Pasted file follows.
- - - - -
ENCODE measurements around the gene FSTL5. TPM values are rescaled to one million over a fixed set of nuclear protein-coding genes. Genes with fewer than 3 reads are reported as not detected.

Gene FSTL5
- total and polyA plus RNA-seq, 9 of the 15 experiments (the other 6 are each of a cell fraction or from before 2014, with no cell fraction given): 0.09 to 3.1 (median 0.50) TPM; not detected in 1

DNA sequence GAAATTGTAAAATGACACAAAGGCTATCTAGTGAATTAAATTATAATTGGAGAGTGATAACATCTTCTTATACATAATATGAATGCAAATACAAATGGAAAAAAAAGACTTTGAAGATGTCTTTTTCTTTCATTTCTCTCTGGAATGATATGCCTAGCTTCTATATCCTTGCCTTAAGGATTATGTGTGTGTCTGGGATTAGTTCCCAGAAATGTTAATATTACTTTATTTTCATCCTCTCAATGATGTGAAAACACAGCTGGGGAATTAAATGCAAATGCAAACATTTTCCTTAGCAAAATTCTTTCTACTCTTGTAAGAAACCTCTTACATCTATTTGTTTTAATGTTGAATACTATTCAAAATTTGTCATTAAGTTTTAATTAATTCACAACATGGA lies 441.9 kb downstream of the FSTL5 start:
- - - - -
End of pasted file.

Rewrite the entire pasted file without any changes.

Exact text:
ENCODE measurements around the gene FSTL5. TPM values are rescaled to one million over a fixed set of nuclear protein-coding genes. Genes with fewer than 3 reads are reported as not detected.

Gene FSTL5
- total and polyA plus RNA-seq, 9 of the 15 experiments (the other 6 are each of a cell fraction or from before 2014, with no cell fraction given): 0.09 to 3.1 (median 0.50) TPM; not detected in 1

DNA sequence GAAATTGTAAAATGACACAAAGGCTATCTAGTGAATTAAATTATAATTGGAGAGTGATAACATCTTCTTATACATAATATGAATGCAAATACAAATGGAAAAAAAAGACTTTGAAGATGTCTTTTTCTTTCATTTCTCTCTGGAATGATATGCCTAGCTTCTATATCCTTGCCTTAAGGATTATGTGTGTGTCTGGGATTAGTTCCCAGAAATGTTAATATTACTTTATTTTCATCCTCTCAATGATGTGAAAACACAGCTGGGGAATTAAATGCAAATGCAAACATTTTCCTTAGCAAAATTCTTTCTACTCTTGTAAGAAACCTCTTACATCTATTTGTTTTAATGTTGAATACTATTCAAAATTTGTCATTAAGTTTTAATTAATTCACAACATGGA lies 441.9 kb downstream of the FSTL5 start: